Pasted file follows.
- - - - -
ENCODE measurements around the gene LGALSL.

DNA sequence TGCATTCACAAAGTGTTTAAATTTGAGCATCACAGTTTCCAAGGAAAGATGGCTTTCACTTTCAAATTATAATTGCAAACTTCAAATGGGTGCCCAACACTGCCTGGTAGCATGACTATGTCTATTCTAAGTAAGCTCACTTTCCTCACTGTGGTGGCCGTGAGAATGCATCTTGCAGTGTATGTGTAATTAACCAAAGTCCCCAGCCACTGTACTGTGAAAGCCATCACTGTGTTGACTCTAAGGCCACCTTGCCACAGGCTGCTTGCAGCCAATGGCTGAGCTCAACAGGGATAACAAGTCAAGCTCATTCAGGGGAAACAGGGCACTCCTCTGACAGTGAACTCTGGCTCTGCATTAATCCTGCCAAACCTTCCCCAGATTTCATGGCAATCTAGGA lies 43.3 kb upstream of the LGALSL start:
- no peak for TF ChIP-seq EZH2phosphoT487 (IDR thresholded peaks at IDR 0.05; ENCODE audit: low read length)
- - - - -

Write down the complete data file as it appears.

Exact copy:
ENCODE measurements around the gene LGALSL.

DNA sequence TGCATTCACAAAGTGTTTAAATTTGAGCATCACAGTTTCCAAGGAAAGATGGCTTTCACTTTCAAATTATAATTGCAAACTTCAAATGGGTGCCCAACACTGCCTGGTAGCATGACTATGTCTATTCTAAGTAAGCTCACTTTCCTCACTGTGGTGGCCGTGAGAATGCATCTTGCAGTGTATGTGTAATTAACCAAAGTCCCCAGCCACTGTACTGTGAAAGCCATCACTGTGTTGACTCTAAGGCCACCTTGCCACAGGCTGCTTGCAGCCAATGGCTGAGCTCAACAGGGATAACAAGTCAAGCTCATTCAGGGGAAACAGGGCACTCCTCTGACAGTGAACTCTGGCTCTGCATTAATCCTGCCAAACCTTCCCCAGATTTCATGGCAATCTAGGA lies 43.3 kb upstream of the LGALSL start:
- no peak for TF ChIP-seq EZH2phosphoT487 (IDR thresholded peaks at IDR 0.05; ENCODE audit: low read length)